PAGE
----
May 30, 2006 | Post Archive
The Guinness Book of World Records is a testimony to the world's infatuation with stardom. Apparently, not even typically spiritual Nepali mountain men are untouched by its allure. Lakpa Tharke Sherpa, a 25-year-old mountain guide, made it to Mount Everest's summit last week with the intent to bare all.
After years of summiting the lofty peak, climbers are running out of options to set records. But standing nude atop the world's tallest mountain is one that hadn't yet been attempted. Hannah Harris's article, How Mount Everest Works gives a good explanation of why:
Everest is an extremely inhospitable place. Temperatures at the top are typically around 36 degrees C below zero in the winter and can drop as low as 60 degrees C below. Temperatures only rise to an average of 18 below during the warmest part of the summer and monsoon storms make Everest insurmountable during this period. The jet stream buffets the top of Everest with hurricane force winds for much of the year. During April and May, the jet stream shifts somewhat, offering relatively calm weather and this is when most climbs occur. Avalanches are a constant threat and they have claimed many lives. Fierce storms may blow up unexpectedly, trapping or blinding climbers. Shifting glaciers can open suddenly, creating deep crevasses, often obscured by snow. Lack of oxygen is one of the major challenges posed by Everest. The oxygen levels at the top are only a third of what they are at sea level. Humans cannot survive for any length of time at elevation above 26,000 feet (8000 m), which on Everest is known as the "death zone." At this altitude, the human body is unable to acclimate to the low oxygen and begins to deteriorate. Most climbers must use oxygen and will have difficulty sleeping.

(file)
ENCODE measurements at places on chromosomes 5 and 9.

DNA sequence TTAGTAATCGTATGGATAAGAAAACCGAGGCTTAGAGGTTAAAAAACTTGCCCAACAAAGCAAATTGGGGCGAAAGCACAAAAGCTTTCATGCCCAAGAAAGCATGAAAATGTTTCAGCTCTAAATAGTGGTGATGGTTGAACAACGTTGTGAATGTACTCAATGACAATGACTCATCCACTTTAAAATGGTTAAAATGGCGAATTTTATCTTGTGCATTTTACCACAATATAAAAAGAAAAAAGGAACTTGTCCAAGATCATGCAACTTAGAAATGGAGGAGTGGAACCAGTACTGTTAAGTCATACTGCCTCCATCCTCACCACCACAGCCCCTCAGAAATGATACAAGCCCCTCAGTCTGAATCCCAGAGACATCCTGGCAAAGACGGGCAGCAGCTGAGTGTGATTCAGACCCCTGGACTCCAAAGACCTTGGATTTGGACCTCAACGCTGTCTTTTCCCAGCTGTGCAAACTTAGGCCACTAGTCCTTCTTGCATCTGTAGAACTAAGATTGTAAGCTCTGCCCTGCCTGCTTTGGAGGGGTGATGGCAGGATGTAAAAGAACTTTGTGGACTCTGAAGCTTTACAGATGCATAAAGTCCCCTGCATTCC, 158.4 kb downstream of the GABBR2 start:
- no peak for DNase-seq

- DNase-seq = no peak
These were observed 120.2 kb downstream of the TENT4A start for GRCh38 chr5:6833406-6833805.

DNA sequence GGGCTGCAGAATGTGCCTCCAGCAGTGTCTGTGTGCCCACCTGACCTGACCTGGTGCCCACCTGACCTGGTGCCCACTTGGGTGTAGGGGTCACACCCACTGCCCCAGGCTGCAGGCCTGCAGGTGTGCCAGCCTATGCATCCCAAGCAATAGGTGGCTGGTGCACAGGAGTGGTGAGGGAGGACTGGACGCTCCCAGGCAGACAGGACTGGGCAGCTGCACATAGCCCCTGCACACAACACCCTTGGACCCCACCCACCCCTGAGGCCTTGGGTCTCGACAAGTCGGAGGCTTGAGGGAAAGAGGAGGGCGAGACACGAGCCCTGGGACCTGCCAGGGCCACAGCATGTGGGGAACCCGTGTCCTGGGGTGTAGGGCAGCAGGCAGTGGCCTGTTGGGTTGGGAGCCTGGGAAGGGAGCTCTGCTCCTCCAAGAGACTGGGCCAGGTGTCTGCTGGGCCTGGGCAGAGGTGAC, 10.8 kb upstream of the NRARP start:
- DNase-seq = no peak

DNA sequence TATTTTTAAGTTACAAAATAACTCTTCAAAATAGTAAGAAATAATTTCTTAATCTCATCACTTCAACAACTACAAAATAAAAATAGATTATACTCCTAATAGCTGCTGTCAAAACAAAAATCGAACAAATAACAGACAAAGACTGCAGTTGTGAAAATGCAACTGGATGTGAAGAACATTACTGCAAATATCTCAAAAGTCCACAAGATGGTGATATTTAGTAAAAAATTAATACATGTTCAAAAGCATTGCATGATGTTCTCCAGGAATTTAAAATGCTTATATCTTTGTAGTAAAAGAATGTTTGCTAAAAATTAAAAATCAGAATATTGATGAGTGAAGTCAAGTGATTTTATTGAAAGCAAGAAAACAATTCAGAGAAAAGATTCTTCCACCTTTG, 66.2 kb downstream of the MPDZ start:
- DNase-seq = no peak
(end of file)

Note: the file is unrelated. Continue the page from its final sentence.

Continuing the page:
I don't know about you, but the last thing I'd want to do in a sudden gale of icy wind is try to put clothes on. "All right guys, not funny. Who took my pants?"
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Lakpa was lucky enough to last a full three minutes with no apparent physical side effects just long enough for his buddies to snap some photos for the famed record book. But Lakpa has some "'splaining" to do when he gets home. The Buddhist Sherpas consider Mount Everest, or Chomulungma -- Goddess Mother of Earth -- to be sacred. In the eyes of the Sherpa community, Lakpa has desecrated the holy mountain by going au naturale for the sake of personal fame. Talk about a double 'no-no'. And you thought this was a bad idea.